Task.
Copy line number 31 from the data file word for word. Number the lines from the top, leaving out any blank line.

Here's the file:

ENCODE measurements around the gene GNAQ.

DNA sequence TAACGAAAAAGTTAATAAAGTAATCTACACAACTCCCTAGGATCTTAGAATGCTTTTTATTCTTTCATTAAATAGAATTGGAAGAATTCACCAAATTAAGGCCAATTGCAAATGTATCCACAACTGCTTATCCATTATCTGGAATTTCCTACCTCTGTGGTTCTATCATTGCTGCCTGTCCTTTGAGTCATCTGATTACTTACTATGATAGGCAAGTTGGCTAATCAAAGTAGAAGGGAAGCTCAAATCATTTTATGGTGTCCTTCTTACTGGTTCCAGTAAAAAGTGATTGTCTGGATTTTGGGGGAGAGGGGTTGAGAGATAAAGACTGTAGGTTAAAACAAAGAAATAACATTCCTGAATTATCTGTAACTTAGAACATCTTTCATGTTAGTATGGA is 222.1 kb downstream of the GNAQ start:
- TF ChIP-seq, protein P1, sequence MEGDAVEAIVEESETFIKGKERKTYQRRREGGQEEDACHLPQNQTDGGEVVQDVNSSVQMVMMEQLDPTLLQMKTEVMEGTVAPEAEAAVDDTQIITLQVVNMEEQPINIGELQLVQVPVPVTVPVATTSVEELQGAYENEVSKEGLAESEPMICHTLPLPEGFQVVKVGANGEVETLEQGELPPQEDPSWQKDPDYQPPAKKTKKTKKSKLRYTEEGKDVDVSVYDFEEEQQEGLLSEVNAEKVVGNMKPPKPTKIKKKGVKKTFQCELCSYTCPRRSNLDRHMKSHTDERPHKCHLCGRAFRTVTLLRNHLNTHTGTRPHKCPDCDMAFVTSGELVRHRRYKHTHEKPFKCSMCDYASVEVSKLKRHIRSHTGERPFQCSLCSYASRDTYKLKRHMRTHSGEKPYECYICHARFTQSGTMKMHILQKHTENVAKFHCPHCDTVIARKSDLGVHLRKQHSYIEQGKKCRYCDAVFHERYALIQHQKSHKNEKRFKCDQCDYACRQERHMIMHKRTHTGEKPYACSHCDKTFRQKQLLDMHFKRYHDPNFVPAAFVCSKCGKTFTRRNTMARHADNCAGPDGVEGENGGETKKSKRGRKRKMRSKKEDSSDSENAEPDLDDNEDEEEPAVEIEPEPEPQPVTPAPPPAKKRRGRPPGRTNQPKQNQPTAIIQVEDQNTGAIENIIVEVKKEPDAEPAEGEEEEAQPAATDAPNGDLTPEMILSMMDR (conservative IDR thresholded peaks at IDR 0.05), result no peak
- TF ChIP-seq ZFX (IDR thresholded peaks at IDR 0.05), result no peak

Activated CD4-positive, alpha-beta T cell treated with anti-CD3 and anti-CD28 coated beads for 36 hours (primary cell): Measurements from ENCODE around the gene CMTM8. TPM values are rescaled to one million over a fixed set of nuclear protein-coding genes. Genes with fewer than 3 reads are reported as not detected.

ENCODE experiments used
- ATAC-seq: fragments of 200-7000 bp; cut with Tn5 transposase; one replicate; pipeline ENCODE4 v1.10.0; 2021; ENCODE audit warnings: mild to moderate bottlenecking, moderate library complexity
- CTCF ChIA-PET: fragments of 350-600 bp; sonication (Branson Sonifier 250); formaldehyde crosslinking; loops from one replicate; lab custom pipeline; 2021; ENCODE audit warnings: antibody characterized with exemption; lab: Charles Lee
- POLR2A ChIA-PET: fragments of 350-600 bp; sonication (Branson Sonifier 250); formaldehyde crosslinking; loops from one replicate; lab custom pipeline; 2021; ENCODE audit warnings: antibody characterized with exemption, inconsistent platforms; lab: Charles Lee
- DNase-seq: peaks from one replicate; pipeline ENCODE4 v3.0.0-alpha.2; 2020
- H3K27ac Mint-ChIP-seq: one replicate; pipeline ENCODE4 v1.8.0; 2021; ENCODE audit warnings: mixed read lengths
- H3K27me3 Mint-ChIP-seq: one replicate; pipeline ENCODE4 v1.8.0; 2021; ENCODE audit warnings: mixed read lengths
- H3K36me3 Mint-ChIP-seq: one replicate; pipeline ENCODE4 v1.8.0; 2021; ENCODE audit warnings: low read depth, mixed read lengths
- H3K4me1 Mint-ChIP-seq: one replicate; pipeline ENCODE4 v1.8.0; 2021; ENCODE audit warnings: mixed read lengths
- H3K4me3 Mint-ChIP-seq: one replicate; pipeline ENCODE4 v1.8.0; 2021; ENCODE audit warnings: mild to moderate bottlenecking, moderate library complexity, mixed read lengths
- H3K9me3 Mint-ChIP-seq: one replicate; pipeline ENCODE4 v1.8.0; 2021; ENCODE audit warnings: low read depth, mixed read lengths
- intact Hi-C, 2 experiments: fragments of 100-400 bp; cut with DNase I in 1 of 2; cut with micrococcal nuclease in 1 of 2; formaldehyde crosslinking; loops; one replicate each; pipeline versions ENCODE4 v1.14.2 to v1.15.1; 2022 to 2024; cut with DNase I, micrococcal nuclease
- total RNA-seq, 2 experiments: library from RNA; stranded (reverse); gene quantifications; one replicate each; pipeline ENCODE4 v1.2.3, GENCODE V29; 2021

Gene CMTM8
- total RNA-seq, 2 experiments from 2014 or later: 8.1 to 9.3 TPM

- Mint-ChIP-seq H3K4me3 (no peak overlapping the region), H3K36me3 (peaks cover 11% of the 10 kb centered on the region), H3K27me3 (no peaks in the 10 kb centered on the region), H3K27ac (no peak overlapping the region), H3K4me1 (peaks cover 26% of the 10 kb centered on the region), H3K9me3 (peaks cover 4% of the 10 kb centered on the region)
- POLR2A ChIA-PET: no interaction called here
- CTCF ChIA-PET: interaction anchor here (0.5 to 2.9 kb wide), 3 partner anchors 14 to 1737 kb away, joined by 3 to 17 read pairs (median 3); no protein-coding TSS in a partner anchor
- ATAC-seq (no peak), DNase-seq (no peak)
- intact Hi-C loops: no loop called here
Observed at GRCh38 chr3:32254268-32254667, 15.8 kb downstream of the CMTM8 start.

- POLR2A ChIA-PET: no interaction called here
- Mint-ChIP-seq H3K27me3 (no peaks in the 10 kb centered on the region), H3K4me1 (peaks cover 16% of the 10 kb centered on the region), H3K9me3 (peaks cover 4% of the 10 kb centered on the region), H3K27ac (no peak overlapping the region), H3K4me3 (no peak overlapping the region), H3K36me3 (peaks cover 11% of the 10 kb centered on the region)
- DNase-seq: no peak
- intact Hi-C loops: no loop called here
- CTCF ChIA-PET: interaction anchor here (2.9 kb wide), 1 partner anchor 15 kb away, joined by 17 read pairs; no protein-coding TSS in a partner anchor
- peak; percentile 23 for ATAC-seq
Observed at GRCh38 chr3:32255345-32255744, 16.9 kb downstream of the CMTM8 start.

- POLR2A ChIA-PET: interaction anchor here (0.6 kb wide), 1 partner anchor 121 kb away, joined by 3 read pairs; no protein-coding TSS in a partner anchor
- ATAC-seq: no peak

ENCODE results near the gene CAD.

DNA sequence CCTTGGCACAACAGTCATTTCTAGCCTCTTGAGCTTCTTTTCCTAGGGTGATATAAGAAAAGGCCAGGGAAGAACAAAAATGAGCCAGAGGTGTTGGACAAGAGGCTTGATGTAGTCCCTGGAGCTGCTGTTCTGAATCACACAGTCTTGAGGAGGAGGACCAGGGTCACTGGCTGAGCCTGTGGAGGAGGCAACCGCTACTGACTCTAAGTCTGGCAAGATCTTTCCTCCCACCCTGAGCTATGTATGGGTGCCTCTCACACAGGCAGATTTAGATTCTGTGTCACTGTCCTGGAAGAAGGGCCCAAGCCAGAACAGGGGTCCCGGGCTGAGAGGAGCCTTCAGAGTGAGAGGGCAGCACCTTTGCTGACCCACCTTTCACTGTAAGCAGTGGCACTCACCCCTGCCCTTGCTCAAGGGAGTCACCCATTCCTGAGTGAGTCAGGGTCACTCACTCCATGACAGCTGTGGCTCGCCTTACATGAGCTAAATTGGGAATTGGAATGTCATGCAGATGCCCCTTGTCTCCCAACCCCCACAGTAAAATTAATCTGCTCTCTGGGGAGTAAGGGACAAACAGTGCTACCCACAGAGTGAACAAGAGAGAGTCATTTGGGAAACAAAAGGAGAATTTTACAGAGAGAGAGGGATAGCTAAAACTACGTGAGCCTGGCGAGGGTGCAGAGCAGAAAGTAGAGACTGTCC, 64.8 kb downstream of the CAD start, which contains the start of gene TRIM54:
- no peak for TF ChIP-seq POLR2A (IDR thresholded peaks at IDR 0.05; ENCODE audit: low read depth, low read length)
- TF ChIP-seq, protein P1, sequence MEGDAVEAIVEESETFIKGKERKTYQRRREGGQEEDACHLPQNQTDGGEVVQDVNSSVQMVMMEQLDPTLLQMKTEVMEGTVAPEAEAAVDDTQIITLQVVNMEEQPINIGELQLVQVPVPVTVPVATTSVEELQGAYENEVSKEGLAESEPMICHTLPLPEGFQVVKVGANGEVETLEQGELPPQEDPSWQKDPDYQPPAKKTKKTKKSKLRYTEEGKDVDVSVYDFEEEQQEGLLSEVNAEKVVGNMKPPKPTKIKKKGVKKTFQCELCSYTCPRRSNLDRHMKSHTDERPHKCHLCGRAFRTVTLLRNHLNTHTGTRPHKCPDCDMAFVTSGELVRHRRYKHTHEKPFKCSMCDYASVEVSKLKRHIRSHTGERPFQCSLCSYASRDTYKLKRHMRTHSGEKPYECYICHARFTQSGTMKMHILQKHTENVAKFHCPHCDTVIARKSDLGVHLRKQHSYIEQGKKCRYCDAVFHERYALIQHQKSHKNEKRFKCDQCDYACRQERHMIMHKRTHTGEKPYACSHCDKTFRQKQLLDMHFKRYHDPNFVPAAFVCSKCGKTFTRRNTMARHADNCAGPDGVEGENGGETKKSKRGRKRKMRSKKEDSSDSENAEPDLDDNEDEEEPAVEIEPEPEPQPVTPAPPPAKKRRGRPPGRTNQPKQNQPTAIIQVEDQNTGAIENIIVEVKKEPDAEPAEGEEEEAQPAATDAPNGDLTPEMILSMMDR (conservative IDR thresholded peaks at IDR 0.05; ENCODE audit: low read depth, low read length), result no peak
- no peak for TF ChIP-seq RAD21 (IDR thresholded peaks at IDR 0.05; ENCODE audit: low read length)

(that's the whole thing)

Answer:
- CTCF ChIA-PET: interaction anchor here (2.9 kb wide), 1 partner anchor 15 kb away, joined by 17 read pairs; no protein-coding TSS in a partner anchor